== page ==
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Many people who are about to start on insulin injections inquire about alternatives to self injection. Insulin therapy has been around for eighty years, yet alternative methods of insulin delivery have been slow to emerge. The reason for this is that insulin is easily broken down by most methods tested and doesn’t really work that well. This page was written in response to the very many enquiries we receive with regard to alternative routes of insulin delivery.
Insulin is a protein which can be digested just like other proteins in the food. The stomach is a very acidic environment and proteins are quickly denatured (rather like milk ‘curdling’). The presence of food will also influence absorption and make a dose less predictable. This is why oral insulin has never been successful.
Modern pharmaceutical technology allows us to enclose drugs in capsules which can get through the stomach barrier without being destroyed.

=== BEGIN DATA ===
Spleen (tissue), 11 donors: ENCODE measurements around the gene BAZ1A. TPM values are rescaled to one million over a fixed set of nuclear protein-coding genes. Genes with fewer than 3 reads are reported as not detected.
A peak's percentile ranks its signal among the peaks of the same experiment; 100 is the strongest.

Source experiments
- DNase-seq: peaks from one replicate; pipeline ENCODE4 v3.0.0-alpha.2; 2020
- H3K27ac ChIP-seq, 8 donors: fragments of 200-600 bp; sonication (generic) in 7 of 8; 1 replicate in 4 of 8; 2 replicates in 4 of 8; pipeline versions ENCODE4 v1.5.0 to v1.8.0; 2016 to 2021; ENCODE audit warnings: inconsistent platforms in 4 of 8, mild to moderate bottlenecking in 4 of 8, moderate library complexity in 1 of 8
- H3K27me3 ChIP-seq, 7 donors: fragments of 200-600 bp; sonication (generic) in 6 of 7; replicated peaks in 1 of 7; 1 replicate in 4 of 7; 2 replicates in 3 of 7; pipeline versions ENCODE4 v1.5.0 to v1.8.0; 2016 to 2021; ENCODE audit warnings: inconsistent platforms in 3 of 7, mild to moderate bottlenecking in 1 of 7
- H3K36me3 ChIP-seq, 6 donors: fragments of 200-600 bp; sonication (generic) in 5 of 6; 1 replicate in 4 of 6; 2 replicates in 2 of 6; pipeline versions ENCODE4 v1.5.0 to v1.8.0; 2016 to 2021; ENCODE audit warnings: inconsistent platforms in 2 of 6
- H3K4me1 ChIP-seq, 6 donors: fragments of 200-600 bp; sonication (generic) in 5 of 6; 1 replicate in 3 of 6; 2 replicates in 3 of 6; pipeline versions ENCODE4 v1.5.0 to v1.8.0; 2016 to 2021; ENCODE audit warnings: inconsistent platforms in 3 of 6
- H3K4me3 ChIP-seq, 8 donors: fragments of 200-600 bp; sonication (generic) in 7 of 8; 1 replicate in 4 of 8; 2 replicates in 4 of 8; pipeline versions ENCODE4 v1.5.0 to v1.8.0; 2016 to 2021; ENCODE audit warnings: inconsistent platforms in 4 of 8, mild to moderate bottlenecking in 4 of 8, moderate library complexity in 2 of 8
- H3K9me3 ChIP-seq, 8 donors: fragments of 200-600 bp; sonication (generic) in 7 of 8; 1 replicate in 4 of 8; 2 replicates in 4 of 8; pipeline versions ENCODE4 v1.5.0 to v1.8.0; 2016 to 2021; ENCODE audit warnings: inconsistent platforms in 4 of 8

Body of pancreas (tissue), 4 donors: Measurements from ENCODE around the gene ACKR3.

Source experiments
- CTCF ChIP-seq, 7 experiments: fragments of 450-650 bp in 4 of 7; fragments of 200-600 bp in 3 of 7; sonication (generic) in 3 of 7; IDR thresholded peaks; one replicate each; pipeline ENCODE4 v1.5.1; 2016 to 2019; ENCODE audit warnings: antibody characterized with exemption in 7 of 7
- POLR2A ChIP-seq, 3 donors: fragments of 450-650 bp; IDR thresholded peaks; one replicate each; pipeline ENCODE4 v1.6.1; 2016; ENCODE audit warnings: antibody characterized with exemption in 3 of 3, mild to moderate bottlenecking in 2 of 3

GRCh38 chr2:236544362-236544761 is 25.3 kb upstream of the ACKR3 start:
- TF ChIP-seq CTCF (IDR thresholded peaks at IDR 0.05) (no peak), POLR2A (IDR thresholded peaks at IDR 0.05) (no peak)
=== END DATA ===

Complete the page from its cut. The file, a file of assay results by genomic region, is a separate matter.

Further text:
An oral insulin capsule containing insulin crystals, IntesulinR is currently under development by a company called Coremed Inc., (USA). The development of oral insulin is the sole purpose of this company which gives an idea of the ‘difficulty factor’ as well as the prevailing interest. They have been conducting animal studies sine 1994.
Animal data has shown ‘significant’ glucose lowering efficacy of IntesulinR when administered with food. While these results are certainly of interest there is still a long way to go before we see oral insulin in common use.
Yes. The preparation was found to be as effective in controlling blood sugars as injectable regular insulin in a small group of people with type 2 diabetes according to a randomized, single-blind study reported in the February 2003 issue of Diabetes Care.
A study or oral insulin, looking at whether oral insulin can prevent the development of type 1 diabetes in those who have evidence of autoimmunity was funded by the National institute of Diabetes and Digestive and Kidney Diseases (USA). The results were disappointing, however to quote the study chair ‘negative findings also provide important scientific answers’.
© Dr Nishan Wijenaike
West Suffolk Diabetes Service